Urban Heat: The Hottest Show.


I expected some respite from the Austin heat as I stepped into Hotel Vegas. I was greeted instead by a blast of hot air, akin to opening an oven. Inside the oven were low ceilings, a hundred plus people dressed in mostly black, and a small stage. My pores immediately filled with sweat. Had I made a mistake coming here? I squeezed, maneuvered and wiggled my way through the crowd until I reached a destination I was content with, the lights went down, the fog machine started. With the first note of the synthesizer, I was transported. Where was I? Was I in a NYC basement in the 1970s watching the New York Dolls? Was I in a London club in the 80s hearing Depeche Mode for the first time? Maybe this was an underground bar in the future… Wherever this was, it was just the right place. I could feel I was about to witness something original yet distantly familiar and suddenly I knew I hadn’t made a mistake.

To describe what Urban Heat sounds like isn’t entirely easy. Synth pop, post punk, dark dance, have all been used to describe this band. They are all these things but with something fresh, a contemporary sensibility. Their lyrics vary from traditional subject matters of love and longing to more modern fears of collapsing society and an imperiled environment. Although they have been around the Austin music scene for a few years now and gained accolades along the way, they may have underestimated their following and subsequent turnout when they choose this venue to celebrate the release of their Wellness EP. They are just arriving but have already outgrown this space. Singer and guitarist Jonathan Horstmann’s presence consumed the stage as he bounced around like a goth Freddie Mercury. He is accompanied by Paxel Foley on bass and Kevin Naquin on synth, both of whom command their own space and provide the majority of sound that further propels Horstmann’s antics. The songs are dark but make you want to dance and that is what the crowd did in addition to singing along to every song. As if the room wasn’t already electric, their congregation of followers managed to become even more spirited as the band covered “Goodbye Horses” by Q Lazzarus. After an hour, the audience was basically a pool of adrenaline and sweat. A one-song encore and the show was abruptly over and I was back in 2022. Thrust into the night, somewhere on 6th street, the cool 80 something degree air chilled me. It turns out the band Urban Heat really is hotter than the actual thing.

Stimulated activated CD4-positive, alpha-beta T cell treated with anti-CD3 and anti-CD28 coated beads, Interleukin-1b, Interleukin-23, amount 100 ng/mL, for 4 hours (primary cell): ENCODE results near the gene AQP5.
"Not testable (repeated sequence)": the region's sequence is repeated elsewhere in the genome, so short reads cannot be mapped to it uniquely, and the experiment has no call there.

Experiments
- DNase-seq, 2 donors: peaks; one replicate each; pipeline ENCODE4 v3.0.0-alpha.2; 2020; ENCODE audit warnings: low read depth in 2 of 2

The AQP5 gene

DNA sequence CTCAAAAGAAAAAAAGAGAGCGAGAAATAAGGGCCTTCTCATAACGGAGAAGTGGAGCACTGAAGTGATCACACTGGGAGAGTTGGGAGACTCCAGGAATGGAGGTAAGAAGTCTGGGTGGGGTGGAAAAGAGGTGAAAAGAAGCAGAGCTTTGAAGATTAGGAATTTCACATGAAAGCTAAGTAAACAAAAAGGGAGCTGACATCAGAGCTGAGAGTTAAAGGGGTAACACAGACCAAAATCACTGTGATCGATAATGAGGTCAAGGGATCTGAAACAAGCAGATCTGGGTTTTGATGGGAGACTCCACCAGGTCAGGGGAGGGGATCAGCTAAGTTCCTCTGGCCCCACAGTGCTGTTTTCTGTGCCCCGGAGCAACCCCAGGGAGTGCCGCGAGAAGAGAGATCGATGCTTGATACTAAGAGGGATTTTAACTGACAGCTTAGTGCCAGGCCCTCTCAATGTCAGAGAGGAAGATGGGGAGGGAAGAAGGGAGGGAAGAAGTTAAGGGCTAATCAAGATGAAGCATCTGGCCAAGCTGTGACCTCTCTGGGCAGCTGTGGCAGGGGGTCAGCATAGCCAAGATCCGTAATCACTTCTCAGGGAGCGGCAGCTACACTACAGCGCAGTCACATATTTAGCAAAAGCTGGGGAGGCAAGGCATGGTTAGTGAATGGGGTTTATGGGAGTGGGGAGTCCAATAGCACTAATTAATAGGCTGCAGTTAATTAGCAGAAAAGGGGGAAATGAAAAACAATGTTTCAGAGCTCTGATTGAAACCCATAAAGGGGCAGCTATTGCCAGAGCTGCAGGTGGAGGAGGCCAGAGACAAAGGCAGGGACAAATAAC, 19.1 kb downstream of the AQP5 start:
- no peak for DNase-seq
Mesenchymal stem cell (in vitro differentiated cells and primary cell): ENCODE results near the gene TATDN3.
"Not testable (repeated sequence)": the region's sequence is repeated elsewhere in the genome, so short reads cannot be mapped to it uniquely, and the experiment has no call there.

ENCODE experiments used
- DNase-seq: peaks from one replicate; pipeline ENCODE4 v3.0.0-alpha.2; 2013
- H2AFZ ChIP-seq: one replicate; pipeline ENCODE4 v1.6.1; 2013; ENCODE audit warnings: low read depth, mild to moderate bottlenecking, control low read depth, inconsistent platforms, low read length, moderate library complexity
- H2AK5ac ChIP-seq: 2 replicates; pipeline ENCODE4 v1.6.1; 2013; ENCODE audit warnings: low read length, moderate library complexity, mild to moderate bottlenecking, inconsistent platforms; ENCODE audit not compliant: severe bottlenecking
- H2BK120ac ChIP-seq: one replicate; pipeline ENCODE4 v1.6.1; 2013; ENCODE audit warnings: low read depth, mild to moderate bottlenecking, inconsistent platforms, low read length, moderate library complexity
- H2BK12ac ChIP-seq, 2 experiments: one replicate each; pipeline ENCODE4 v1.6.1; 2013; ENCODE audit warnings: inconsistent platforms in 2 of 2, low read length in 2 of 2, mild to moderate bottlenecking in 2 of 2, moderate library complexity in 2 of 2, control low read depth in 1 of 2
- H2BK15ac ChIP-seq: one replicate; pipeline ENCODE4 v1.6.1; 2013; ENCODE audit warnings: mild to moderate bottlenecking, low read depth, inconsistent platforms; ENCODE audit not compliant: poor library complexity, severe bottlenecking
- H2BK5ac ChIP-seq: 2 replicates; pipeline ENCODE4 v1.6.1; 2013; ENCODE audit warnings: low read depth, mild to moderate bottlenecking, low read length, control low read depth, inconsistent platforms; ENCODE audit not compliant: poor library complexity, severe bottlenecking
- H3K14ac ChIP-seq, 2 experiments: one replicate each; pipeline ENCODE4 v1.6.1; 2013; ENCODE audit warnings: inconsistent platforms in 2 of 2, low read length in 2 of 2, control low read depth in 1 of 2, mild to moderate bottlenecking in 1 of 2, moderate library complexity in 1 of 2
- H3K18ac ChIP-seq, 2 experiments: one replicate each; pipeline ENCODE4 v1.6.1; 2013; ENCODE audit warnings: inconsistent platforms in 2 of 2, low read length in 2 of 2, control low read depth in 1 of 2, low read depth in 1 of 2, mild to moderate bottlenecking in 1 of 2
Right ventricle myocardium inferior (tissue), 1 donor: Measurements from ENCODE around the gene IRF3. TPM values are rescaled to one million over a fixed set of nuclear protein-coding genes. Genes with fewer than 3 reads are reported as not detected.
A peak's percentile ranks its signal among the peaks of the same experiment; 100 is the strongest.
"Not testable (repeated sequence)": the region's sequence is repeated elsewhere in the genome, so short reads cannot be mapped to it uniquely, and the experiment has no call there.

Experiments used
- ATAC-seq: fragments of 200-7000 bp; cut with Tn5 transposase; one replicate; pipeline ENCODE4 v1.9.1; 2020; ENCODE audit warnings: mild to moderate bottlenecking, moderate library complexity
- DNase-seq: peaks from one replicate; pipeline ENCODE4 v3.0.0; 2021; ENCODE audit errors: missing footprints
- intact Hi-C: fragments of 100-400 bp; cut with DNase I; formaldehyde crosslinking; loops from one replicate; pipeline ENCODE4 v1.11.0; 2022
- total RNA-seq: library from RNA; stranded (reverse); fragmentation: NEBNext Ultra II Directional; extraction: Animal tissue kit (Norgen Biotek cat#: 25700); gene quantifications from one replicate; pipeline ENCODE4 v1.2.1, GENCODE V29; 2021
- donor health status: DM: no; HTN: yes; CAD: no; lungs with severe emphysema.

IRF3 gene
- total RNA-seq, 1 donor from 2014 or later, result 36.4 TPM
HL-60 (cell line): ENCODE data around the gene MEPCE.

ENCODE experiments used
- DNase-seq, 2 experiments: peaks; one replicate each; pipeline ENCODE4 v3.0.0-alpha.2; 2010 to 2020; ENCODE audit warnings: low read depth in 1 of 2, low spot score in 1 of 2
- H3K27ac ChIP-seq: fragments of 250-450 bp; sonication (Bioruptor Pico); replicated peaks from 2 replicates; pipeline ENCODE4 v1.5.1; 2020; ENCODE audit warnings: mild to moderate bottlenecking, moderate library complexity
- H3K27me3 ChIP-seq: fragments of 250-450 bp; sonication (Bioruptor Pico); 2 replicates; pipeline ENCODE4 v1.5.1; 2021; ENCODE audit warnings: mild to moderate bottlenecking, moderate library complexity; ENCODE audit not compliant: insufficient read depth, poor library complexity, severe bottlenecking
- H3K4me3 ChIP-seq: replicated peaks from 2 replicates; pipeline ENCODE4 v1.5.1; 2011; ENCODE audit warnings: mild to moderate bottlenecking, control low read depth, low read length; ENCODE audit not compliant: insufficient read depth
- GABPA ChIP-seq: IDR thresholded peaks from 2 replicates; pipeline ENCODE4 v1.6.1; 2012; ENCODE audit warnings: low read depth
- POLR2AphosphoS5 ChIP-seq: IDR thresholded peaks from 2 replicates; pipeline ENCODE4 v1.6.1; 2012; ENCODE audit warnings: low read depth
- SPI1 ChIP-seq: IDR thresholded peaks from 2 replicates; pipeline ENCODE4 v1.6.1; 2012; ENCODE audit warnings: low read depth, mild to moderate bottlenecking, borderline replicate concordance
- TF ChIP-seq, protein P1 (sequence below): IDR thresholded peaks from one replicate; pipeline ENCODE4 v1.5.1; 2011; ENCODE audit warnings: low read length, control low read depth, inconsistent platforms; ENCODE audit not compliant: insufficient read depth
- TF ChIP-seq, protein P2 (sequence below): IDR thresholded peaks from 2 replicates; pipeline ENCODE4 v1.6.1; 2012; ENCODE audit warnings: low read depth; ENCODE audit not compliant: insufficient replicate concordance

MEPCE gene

Urban Heat is currently touring North America and will return to Austin this October to perform at ACL Fest.